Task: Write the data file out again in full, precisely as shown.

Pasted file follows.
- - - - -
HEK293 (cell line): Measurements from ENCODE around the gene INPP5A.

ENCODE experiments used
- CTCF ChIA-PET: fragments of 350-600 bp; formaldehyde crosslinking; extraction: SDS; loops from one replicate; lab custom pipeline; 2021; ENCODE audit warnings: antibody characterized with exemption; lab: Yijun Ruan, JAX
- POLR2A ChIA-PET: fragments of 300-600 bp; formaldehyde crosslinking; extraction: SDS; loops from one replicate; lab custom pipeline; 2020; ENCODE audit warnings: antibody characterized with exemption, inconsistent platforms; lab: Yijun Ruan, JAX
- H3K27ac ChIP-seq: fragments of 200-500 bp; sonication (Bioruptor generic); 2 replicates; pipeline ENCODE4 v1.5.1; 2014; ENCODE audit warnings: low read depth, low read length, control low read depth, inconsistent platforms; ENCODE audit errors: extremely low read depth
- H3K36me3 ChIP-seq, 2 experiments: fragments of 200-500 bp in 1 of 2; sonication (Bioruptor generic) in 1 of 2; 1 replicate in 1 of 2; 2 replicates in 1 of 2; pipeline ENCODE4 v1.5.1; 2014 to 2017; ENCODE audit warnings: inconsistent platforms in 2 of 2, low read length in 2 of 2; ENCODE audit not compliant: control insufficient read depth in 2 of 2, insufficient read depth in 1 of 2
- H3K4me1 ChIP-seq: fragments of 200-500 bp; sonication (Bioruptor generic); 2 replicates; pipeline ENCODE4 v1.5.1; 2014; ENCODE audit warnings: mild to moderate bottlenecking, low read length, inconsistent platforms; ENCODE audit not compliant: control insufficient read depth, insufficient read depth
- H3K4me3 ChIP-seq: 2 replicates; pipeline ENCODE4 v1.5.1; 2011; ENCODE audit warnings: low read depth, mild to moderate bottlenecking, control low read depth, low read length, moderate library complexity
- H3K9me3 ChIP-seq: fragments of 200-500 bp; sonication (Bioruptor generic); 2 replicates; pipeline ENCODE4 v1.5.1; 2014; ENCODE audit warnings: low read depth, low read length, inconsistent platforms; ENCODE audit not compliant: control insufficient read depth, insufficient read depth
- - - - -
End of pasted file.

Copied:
HEK293 (cell line): Measurements from ENCODE around the gene INPP5A.

ENCODE experiments used
- CTCF ChIA-PET: fragments of 350-600 bp; formaldehyde crosslinking; extraction: SDS; loops from one replicate; lab custom pipeline; 2021; ENCODE audit warnings: antibody characterized with exemption; lab: Yijun Ruan, JAX
- POLR2A ChIA-PET: fragments of 300-600 bp; formaldehyde crosslinking; extraction: SDS; loops from one replicate; lab custom pipeline; 2020; ENCODE audit warnings: antibody characterized with exemption, inconsistent platforms; lab: Yijun Ruan, JAX
- H3K27ac ChIP-seq: fragments of 200-500 bp; sonication (Bioruptor generic); 2 replicates; pipeline ENCODE4 v1.5.1; 2014; ENCODE audit warnings: low read depth, low read length, control low read depth, inconsistent platforms; ENCODE audit errors: extremely low read depth
- H3K36me3 ChIP-seq, 2 experiments: fragments of 200-500 bp in 1 of 2; sonication (Bioruptor generic) in 1 of 2; 1 replicate in 1 of 2; 2 replicates in 1 of 2; pipeline ENCODE4 v1.5.1; 2014 to 2017; ENCODE audit warnings: inconsistent platforms in 2 of 2, low read length in 2 of 2; ENCODE audit not compliant: control insufficient read depth in 2 of 2, insufficient read depth in 1 of 2
- H3K4me1 ChIP-seq: fragments of 200-500 bp; sonication (Bioruptor generic); 2 replicates; pipeline ENCODE4 v1.5.1; 2014; ENCODE audit warnings: mild to moderate bottlenecking, low read length, inconsistent platforms; ENCODE audit not compliant: control insufficient read depth, insufficient read depth
- H3K4me3 ChIP-seq: 2 replicates; pipeline ENCODE4 v1.5.1; 2011; ENCODE audit warnings: low read depth, mild to moderate bottlenecking, control low read depth, low read length, moderate library complexity
- H3K9me3 ChIP-seq: fragments of 200-500 bp; sonication (Bioruptor generic); 2 replicates; pipeline ENCODE4 v1.5.1; 2014; ENCODE audit warnings: low read depth, low read length, inconsistent platforms; ENCODE audit not compliant: control insufficient read depth, insufficient read depth